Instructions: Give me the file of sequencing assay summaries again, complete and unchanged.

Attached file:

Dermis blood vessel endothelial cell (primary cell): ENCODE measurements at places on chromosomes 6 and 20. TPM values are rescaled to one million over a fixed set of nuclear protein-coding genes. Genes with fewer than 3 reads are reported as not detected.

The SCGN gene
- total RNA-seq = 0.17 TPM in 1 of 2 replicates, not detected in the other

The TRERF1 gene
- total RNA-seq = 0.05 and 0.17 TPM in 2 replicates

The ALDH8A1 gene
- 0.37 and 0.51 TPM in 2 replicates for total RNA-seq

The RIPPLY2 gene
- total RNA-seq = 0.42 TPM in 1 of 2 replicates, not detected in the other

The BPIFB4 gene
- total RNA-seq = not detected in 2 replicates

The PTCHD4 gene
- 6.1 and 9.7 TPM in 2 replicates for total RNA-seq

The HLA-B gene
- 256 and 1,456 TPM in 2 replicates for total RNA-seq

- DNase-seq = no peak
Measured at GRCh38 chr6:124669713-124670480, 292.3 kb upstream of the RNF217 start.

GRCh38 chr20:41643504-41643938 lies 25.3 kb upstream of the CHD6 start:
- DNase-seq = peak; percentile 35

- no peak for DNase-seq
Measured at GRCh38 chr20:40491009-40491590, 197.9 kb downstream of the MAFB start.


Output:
Dermis blood vessel endothelial cell (primary cell): ENCODE measurements at places on chromosomes 6 and 20. TPM values are rescaled to one million over a fixed set of nuclear protein-coding genes. Genes with fewer than 3 reads are reported as not detected.

The SCGN gene
- total RNA-seq = 0.17 TPM in 1 of 2 replicates, not detected in the other

The TRERF1 gene
- total RNA-seq = 0.05 and 0.17 TPM in 2 replicates

The ALDH8A1 gene
- 0.37 and 0.51 TPM in 2 replicates for total RNA-seq

The RIPPLY2 gene
- total RNA-seq = 0.42 TPM in 1 of 2 replicates, not detected in the other

The BPIFB4 gene
- total RNA-seq = not detected in 2 replicates

The PTCHD4 gene
- 6.1 and 9.7 TPM in 2 replicates for total RNA-seq

The HLA-B gene
- 256 and 1,456 TPM in 2 replicates for total RNA-seq

- DNase-seq = no peak
Measured at GRCh38 chr6:124669713-124670480, 292.3 kb upstream of the RNF217 start.

GRCh38 chr20:41643504-41643938 lies 25.3 kb upstream of the CHD6 start:
- DNase-seq = peak; percentile 35

- no peak for DNase-seq
Measured at GRCh38 chr20:40491009-40491590, 197.9 kb downstream of the MAFB start.